June 23, 2017

Lindsey du Toit – WA State Commentary – Onion ipmPIPE

2013 WA – Onion ipmPIPE Commentary 7-24-2013



Onion Crop Growth Stage and Status Last Modified: 07/24/13

Onion crops are maturing rapidly with the very warm conditions in the Columbia Basin in July. Bulb crops in the north Columbia Basin are at the 5-6 growth stages (12 pairs of true leaves and bulb initiation), and in the south Basin most crops are at the 6-7 growth stages (bulb diameter of 1.0-1.75 inches and 1.75-3.0 inches = 2.0-4.0 cm and 4.0-7.5 cm diameter, respectively).


Seed crops of Allium fistulosum (bunching onion) have been harvested. A. cepa and CFC (‘cepa fistulosum cross’) seed crops are in late-bloom.


Weather Impacts (temperature, rain, hail, freezing) Last Modified: 07/24/13

July has been very warm in the Columbia Basin, with the result that thrips numbers have increased significantly.


Temperature Outlook* [next 2 – 4 weeks]:       average

Precipitation Outlook* [next 2 – 4 weeks]:        average to 30% below average

*Courtesy of Planalytics, Inc.


Insect Scouting, Outlook and Management Last Modified: 07/24/13


Thrips populations have increased very rapidly in onion crops with the onset of very warm conditions through most of July. 100% of plants were infested in Sentinel Plots in the north and south Columbia Basin, with 3 to 35 thrips/plant detected in the north Basin Sentinel Plots, and 5-69 thrips/plant in the south Basin Sentinel Plots.



No maggot problems reported at this time.


None reported.


Disease Scouting, Outlook and Management Last Modified: 07/24/13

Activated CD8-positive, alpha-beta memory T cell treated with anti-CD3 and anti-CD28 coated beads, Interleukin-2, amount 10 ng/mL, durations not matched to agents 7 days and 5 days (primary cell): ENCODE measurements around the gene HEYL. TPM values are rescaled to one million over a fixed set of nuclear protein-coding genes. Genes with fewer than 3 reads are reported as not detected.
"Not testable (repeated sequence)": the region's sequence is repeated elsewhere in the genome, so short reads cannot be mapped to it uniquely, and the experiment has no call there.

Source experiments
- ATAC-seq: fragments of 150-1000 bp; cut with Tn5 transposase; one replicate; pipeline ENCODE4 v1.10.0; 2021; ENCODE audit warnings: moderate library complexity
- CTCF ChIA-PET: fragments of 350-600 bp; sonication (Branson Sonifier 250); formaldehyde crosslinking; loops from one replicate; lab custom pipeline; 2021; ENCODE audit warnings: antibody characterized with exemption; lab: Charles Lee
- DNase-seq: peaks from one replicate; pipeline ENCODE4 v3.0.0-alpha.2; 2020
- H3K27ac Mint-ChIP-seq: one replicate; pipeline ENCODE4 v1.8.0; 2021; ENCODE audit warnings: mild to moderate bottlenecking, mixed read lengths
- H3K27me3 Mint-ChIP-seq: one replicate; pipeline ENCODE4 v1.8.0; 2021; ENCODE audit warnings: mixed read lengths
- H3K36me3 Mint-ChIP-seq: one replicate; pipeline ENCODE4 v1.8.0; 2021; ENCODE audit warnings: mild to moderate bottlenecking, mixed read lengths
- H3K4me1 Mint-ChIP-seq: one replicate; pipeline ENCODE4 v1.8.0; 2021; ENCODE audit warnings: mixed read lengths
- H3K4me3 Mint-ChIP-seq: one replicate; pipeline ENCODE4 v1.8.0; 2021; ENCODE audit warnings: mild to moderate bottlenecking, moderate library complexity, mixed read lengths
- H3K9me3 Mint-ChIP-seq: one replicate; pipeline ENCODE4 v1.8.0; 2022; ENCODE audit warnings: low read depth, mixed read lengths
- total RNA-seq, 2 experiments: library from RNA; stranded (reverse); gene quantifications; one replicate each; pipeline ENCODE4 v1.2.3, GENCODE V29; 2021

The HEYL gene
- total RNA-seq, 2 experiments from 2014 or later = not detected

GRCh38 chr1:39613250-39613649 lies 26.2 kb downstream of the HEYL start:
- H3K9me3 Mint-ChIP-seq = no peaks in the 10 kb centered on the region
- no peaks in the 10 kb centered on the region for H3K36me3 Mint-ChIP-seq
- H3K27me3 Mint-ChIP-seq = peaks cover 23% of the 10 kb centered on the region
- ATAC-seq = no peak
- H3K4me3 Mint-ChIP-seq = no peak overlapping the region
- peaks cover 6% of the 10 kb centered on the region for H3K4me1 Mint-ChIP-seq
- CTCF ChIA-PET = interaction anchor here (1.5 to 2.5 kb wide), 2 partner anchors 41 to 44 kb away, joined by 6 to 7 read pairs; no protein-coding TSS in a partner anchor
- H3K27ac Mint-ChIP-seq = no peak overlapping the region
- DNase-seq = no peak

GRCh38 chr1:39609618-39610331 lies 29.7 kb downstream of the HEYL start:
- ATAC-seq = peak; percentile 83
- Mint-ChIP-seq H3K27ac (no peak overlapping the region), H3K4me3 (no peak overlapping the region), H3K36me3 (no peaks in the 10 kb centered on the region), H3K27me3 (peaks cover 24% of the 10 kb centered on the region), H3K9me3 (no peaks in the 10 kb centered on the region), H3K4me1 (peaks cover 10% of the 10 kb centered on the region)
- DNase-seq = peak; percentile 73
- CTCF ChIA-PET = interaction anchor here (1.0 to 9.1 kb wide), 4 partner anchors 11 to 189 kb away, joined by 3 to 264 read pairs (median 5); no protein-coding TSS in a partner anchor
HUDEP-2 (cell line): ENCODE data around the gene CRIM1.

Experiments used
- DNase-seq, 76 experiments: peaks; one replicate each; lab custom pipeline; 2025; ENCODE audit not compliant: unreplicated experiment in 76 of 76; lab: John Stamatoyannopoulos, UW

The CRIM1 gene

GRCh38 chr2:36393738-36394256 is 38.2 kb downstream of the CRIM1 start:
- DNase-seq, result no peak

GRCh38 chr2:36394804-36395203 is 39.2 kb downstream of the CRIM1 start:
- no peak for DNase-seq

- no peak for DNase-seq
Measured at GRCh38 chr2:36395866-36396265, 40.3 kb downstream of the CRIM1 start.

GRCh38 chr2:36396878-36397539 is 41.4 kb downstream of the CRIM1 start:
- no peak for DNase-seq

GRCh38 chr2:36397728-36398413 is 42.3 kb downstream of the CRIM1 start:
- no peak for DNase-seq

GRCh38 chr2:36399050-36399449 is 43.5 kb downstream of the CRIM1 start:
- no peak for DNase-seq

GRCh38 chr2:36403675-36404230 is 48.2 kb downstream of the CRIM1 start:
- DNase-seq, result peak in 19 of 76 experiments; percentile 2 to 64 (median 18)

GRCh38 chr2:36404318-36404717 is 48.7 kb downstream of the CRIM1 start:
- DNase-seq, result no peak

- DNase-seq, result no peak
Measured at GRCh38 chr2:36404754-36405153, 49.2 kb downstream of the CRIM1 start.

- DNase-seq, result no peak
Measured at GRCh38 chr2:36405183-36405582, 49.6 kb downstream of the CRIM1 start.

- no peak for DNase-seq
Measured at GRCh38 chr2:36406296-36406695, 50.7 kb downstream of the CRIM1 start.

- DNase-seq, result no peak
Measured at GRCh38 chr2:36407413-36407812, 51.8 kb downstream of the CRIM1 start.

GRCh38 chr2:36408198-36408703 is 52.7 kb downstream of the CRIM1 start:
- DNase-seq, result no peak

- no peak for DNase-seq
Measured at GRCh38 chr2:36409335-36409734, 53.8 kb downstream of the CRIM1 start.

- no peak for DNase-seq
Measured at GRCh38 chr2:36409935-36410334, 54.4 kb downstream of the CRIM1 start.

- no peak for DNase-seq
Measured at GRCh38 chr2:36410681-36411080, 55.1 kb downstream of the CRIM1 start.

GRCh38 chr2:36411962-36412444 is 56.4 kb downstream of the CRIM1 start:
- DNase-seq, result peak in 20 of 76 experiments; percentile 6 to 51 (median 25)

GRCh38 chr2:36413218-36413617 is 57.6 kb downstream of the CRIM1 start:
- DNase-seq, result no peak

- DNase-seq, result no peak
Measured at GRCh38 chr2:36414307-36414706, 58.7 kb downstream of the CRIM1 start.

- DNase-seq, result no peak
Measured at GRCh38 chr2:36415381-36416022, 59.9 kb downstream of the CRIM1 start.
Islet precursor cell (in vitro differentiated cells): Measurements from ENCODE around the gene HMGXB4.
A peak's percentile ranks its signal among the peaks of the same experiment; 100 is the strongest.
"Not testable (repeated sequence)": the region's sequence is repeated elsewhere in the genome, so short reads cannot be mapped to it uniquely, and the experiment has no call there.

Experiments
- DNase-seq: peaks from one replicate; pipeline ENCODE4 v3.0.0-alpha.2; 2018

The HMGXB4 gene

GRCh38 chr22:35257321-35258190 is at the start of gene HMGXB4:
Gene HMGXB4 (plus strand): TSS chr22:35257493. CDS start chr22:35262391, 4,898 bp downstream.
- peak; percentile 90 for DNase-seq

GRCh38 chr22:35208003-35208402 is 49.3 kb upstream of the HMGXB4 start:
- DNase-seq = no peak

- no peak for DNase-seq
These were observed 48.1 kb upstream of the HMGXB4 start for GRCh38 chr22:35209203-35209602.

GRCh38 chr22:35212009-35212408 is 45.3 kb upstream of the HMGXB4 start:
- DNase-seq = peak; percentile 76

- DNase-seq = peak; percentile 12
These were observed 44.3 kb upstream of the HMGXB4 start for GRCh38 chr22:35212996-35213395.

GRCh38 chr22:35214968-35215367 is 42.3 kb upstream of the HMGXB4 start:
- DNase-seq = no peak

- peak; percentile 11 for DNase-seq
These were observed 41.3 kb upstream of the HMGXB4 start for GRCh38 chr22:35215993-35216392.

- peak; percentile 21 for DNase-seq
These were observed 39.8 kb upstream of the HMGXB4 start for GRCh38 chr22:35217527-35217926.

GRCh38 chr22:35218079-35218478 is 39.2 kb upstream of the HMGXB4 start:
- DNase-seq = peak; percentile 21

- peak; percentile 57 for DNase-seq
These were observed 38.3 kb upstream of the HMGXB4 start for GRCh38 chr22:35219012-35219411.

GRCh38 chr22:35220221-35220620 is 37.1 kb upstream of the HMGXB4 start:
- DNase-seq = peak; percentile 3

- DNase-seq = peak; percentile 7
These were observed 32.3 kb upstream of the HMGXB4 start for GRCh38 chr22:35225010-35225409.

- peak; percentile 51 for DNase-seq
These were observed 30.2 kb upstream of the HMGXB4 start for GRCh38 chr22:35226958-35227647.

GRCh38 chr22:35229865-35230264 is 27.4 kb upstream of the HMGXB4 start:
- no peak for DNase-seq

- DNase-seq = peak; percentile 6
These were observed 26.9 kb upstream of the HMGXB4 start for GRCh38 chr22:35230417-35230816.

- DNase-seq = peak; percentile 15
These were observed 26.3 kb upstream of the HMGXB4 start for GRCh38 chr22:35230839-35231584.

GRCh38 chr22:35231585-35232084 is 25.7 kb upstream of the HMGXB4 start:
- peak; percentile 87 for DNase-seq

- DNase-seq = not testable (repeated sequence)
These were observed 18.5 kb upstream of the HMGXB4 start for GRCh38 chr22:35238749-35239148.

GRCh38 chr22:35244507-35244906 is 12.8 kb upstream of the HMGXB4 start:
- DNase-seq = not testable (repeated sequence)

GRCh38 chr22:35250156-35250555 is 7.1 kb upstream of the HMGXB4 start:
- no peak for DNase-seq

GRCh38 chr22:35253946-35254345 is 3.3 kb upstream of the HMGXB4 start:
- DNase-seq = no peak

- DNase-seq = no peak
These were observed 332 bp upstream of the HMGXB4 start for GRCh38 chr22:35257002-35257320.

Iris yellow spot virus

Iris yellow spot virus has been detected in several onion bulb fields in the north and south Columbia Basin. In the north Basin, the infected crops are in relatively close proximity to onion seed crops infected with IYSV. Samples were submitted to the NOVL on 7/16/2013. Growers leasing ground have been advised to consider the location of biennial onion seed crops in the region to try and avoid a green bridge effect for movement of thrips and IYSV from seed crops to bulb crops.


Soilborne Diseases (Damping-off, pink root, Fusarium basal rot, etc.)

Pink root observed on 2-6% of the plants in Sentinel Plots in the south Columbia Basin.


Fungal Foliar Diseases (purple blotch, downy mildew, Botrytis)

No surveys or reports at this time.


Bacterial Diseases (Xanthomonas, center rot, soft rots)

A few growers reported bacterial-like symptoms in center-pivot irrigated bulb crops in the south Columbia Basin, but there has not yet been verification of the cause of the symptoms on samples tested in one lab. The NOBL in Pullman requested samples for further evaluation.


State Contact for Project
Lindsey du Toit
Professor of Plant Pathology

Washington State University
Email: dutoit@wsu.edu


Collaborators: Tim Waters, Carrie Wohleb, Jordan Eggers, Hanu Pappu, Brenda Schroeder,

Bill Dean